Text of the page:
For this pattern:
|M4769 from 2005, still in print|
It all started in September, when I got the fabric, cut out the pattern pieces, and started pinning some of them together. I then realized I was not feeling pink for fall, so I put it aside in favor of a million other projects.Lesson learned #1: Do not cut fabric and set it aside for seven months!
For whatever reason, I had cut a size 12 in the bodice and 14 in the skirt, instead of my usual 14-16. I discovered this only after sewing together the bodice and sleeves and wondering why I could barely move my arms. I was able to reduce the seam allowances all around and release the back darts enough to move, but it’s still smallish. Luckily the skirt is flared, so the smaller size was not a problem for my size 16 hips.
The next problem I ran into was the most confusing collar and facing construction I’ve ever seen.Lesson learned #2: Read the entire pattern instructions before starting sewing!
For one thing, why does McCall’s want us to interface both the front band and the front facing? If I can ever get the two sewn together, it’s going to be like having a wood plank hanging straight down from my neck. If I had read enough to realize which pieces went with which, I probably would have skipped one layer of interfacing, or used something tissue-thin.
Here is the explanation for attaching the facing to the front and neck:
The entire step takes up less than two inches of the instruction sheet. Couldn’t they spare another inch or two to give a better close-up diagram of that mess up in the corner? And why do they have to have a large dot, a notch, and a small dot all in the same area? (Question for those of you who sew: how do you distinguish your large and small dots on your fabric? By the time I get to the sewing machine, all my dots look like the same.)
While the facing/band problem was enough to put me in the dirt, as The Piemaker likes to say, I also had issues with buttons and lining. I had decided against a lining, thinking of summer comfort, but it is already clear that I will have to wear a full-length slip. That puts the comfort factor on a par with using a lining, so I must ponder the issue for a while. Then there were the buttons, which I swear I bought specifically for this fabric, but which now cannot be found.Lesson learned #3: Keep project supplies together!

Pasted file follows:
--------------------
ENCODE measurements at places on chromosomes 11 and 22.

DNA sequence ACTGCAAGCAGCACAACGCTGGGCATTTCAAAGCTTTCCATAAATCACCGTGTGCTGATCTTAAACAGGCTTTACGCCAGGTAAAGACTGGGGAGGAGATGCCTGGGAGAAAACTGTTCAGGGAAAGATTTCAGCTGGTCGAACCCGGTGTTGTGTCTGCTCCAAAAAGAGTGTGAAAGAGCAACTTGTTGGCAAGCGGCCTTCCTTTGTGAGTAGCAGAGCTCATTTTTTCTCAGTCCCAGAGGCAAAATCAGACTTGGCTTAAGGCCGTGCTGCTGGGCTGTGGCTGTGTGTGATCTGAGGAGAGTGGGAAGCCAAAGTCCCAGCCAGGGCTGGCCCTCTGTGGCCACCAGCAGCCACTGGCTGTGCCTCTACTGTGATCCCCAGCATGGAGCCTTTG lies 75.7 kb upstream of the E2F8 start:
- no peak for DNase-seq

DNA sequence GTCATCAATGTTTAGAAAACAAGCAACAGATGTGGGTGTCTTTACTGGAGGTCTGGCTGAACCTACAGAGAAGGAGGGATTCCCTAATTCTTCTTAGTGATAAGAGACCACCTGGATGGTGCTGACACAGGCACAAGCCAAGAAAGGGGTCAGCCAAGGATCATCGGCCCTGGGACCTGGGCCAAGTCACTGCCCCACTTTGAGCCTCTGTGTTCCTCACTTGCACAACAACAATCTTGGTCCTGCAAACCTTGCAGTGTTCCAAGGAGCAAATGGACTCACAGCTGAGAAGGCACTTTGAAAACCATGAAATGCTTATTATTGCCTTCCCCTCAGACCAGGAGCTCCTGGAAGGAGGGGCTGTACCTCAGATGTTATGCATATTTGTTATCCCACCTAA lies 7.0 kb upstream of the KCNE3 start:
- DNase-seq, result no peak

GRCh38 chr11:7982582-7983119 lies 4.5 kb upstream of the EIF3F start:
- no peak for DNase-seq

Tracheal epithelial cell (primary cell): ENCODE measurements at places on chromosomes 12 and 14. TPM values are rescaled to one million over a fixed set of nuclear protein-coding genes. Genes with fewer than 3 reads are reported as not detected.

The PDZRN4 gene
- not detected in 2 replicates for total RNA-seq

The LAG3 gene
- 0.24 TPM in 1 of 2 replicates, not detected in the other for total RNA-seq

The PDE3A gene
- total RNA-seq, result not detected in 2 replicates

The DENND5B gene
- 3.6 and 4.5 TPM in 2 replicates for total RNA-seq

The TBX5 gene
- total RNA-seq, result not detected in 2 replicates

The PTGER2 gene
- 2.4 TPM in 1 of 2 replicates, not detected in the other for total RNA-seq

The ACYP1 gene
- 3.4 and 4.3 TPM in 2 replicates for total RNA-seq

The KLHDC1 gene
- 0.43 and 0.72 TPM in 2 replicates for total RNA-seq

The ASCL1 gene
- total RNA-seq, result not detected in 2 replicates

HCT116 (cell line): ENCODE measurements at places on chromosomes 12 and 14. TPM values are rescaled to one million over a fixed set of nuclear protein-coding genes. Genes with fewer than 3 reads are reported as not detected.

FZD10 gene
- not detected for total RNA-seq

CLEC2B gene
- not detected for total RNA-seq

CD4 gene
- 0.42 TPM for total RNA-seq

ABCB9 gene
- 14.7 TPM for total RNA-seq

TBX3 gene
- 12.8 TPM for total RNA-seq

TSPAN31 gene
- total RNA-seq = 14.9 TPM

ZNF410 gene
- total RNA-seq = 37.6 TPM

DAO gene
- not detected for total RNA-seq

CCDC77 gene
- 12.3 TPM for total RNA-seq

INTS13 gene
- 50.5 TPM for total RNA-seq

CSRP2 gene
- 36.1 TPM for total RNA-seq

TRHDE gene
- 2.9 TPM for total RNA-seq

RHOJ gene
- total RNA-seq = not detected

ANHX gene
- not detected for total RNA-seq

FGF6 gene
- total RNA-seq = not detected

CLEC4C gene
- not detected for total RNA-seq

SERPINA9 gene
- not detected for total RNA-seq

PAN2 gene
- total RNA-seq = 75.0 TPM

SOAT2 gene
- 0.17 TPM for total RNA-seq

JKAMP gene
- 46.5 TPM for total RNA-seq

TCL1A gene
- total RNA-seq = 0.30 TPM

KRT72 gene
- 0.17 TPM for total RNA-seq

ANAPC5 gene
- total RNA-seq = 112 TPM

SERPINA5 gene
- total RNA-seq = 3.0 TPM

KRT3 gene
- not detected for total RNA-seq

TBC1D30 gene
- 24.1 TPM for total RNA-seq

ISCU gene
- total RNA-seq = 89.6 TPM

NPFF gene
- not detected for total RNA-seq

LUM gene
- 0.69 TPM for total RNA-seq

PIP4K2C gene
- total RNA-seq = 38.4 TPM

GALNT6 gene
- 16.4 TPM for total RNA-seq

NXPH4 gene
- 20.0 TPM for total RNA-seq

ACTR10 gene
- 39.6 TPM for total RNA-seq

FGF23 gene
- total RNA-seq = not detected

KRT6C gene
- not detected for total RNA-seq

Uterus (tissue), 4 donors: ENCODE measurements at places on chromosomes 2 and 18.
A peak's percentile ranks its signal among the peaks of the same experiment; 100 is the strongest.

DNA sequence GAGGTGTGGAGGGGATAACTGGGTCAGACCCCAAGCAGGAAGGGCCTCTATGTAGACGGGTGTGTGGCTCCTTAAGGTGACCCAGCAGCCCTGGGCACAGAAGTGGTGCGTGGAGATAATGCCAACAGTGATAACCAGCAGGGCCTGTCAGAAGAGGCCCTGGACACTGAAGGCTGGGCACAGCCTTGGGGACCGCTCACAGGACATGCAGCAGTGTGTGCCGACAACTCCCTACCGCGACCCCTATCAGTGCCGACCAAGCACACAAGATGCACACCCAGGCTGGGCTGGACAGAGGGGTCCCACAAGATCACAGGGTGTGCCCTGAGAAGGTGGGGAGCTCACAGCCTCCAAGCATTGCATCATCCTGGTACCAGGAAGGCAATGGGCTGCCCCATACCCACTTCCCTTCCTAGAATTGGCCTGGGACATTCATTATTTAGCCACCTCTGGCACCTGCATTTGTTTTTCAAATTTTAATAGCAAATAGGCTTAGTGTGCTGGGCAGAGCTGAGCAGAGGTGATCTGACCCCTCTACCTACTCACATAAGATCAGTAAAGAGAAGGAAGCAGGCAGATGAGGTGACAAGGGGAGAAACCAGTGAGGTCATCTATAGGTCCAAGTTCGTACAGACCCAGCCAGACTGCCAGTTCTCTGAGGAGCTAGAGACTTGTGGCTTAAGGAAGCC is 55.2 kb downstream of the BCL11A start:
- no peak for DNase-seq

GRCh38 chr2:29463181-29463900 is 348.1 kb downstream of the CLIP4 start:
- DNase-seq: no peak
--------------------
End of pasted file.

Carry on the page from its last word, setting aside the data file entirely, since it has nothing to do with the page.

I checked all the button jars, and I even looked at the other things I’ve sewn in the past seven months, to see if the buttons somehow got onto another garment. Still no sign of them. Possibly it’s just as well, because they were pink, and I’ve decided to use shell shirt buttons to coordinate with a greenish-gray belt buckle.
So, while I work on the facing and procrastinate on the finishing details, here's a little preview (ignore that puckered sleeve cap!):
Full length (comes to ankle), soft rayon jersey, made with two full widths of fabric sewn together at the sides and with a wide elastic waistband. Easy and so comfy!
In other news, I’ve had a setback in my fight against migraines. During the first half of May, I had 14 (FOURTEEN!) migraines. A lot of pain, a lot of nausea, very little sleep, and extreme frustration. Since I’ve now fallen into the realm of “Chronic Daily Headache”, I have to undertake some measures to stop taking the pain medication so frequently, which means I’ll likely have an interim period of even more migraines. Sigh.There is a light at the end of the tunnel, since I’m also starting on another preventive medication which I’ve had some success with in the past. We’ll hope that it works again and I’m soon down to a more manageable level.
All this is just to explain that if I don’t visit your blogs as often as usual, or if you don’t see me posting much, it’s just because I’m feeling a bit poopy. I will be back soon!